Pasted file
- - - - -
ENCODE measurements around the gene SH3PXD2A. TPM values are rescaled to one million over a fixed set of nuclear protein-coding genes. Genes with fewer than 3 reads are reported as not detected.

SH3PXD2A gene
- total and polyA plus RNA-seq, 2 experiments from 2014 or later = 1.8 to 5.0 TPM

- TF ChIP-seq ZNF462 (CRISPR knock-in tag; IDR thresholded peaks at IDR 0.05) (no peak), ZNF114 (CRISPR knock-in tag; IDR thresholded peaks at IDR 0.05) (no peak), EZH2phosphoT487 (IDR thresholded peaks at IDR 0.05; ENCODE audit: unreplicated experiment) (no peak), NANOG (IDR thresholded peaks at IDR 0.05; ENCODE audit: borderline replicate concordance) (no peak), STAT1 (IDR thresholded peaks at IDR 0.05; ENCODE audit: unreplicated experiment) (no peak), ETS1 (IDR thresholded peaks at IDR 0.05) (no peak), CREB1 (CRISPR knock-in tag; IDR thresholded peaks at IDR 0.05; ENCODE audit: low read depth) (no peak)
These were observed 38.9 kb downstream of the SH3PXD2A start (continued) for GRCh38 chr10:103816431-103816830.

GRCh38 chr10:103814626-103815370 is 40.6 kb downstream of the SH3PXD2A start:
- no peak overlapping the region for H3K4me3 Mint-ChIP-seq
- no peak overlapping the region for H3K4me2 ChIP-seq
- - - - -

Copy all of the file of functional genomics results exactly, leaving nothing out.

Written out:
ENCODE measurements around the gene SH3PXD2A. TPM values are rescaled to one million over a fixed set of nuclear protein-coding genes. Genes with fewer than 3 reads are reported as not detected.

SH3PXD2A gene
- total and polyA plus RNA-seq, 2 experiments from 2014 or later = 1.8 to 5.0 TPM

- TF ChIP-seq ZNF462 (CRISPR knock-in tag; IDR thresholded peaks at IDR 0.05) (no peak), ZNF114 (CRISPR knock-in tag; IDR thresholded peaks at IDR 0.05) (no peak), EZH2phosphoT487 (IDR thresholded peaks at IDR 0.05; ENCODE audit: unreplicated experiment) (no peak), NANOG (IDR thresholded peaks at IDR 0.05; ENCODE audit: borderline replicate concordance) (no peak), STAT1 (IDR thresholded peaks at IDR 0.05; ENCODE audit: unreplicated experiment) (no peak), ETS1 (IDR thresholded peaks at IDR 0.05) (no peak), CREB1 (CRISPR knock-in tag; IDR thresholded peaks at IDR 0.05; ENCODE audit: low read depth) (no peak)
These were observed 38.9 kb downstream of the SH3PXD2A start (continued) for GRCh38 chr10:103816431-103816830.

GRCh38 chr10:103814626-103815370 is 40.6 kb downstream of the SH3PXD2A start:
- no peak overlapping the region for H3K4me3 Mint-ChIP-seq
- no peak overlapping the region for H3K4me2 ChIP-seq